All students will take ECO 321: The Economics of London, an application of basic economic concepts to the analysis and understanding of London’s development as a major center of commerce, culture, wealth, and power, as well as to understanding how London, and every city, deals with crowding, transportation, sanitation, and other challenges. Students will be assigned in small groups to explore specific neighborhoods, as they are and as they have been. Students will come to understand London not as a tourist destination, but as a living, breathing, evolving city. No prerequisites. Taught by Prof. Johnson.
• In addition, students select three of the following five courses:
Economic History of Europe (ECO 376/HIS 329)
An examination of the background and development of the European economy, from ancient times to the modern day. The course emphasizes the relationship of economic matters to political, social, cultural, and intellectual aspects of European history. Special emphasis will be given to the British economy. Prerequisite: ECO 110, or HIS 110 and 120. Taught by Prof. Johnson.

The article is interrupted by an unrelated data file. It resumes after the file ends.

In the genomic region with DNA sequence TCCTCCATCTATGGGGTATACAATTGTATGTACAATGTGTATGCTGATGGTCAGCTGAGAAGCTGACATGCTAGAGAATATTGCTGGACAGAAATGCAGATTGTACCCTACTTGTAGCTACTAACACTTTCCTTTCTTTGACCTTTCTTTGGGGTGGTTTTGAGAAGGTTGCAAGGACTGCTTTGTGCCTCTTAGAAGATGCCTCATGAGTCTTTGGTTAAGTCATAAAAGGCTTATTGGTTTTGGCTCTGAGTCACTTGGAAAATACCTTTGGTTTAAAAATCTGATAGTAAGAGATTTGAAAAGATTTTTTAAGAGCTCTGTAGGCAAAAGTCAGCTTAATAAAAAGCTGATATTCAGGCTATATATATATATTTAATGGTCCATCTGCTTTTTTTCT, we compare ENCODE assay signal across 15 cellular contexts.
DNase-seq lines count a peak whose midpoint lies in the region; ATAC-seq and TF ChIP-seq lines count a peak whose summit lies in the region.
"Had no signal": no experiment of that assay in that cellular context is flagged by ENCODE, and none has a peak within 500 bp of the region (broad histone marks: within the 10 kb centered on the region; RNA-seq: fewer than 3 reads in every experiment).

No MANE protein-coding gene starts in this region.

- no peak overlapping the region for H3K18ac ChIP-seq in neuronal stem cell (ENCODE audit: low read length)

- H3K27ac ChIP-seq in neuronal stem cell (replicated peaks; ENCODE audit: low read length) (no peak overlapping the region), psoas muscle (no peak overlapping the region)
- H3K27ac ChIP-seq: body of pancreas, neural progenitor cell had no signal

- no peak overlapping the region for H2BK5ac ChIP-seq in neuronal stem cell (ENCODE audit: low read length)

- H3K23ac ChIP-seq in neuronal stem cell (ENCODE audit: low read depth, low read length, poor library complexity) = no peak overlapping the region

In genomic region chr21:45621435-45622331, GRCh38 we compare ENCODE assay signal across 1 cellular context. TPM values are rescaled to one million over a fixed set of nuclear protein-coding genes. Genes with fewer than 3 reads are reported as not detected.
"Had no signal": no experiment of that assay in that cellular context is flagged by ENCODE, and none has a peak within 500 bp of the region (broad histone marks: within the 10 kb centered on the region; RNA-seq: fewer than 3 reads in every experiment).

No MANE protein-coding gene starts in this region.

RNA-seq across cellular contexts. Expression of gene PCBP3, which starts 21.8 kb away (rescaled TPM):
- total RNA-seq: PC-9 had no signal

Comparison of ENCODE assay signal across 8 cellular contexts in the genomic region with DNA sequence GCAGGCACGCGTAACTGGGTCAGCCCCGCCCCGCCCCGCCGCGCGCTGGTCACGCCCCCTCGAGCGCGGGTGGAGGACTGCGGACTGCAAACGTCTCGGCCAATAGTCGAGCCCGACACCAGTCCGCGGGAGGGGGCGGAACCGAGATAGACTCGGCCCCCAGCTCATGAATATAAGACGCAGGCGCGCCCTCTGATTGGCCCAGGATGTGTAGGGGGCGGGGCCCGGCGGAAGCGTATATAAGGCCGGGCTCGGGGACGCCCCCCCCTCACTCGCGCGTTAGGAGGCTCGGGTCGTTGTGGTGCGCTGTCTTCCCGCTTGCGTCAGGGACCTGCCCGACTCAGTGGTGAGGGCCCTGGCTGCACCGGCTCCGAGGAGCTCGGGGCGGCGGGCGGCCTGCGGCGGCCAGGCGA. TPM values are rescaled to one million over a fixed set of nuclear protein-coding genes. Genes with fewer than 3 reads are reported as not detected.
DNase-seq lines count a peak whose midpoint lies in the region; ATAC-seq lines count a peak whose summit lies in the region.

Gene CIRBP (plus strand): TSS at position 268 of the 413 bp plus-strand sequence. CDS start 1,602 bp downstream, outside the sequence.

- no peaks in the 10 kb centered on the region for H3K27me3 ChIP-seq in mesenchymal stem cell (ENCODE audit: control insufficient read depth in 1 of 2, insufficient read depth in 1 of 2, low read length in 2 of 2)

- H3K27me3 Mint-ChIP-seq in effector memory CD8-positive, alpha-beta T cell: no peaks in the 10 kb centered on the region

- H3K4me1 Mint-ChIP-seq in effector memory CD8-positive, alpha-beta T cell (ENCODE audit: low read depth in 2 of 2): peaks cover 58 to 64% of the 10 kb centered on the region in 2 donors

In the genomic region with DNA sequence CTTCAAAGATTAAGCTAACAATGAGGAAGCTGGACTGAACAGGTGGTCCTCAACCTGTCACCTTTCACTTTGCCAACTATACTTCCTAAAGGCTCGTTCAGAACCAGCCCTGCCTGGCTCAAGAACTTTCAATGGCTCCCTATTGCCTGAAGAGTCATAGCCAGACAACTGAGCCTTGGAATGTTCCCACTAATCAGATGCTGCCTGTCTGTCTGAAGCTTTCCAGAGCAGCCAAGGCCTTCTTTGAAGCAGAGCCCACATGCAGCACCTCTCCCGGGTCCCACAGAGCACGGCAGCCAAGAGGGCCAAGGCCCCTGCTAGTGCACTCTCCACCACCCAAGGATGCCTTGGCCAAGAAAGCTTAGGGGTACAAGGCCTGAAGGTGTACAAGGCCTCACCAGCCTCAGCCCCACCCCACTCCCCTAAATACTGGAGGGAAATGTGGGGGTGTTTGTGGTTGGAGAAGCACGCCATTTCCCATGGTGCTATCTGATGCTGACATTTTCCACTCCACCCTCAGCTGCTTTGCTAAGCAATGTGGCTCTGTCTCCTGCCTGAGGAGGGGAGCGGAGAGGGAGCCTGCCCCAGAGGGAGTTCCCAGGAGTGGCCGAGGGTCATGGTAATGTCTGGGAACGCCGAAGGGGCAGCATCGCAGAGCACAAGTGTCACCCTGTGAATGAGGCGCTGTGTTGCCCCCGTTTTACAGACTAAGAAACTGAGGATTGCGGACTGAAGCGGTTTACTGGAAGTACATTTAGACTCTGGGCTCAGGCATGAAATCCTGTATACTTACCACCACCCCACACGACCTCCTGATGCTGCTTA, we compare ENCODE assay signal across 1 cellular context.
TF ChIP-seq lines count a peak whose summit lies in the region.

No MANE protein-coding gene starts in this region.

British Scientists—Standing on the Shoulders of Giants (NSC 261)
This course explores the lives and contributions of British scientists involved in several scientific revolutions. We will discuss and visit sites relevant to the “invention” of the new experimental natural philosophy (scientific method, Francis Bacon), the founding of the Royal Society (including Robert Boyle), the formation of classical mechanics (Isaac Newton), the discovery of oxygen (Joseph Priestley), the proposal of the theory of evolution (Charles Darwin and Alfred Wallace), the origins of artificial intelligence (Alan Turing), and the determination of the structure of DNA (Rosalind Franklin, James Watson, Francis Crick). No prerequisites. Taught by Prof. Burns-Cusato.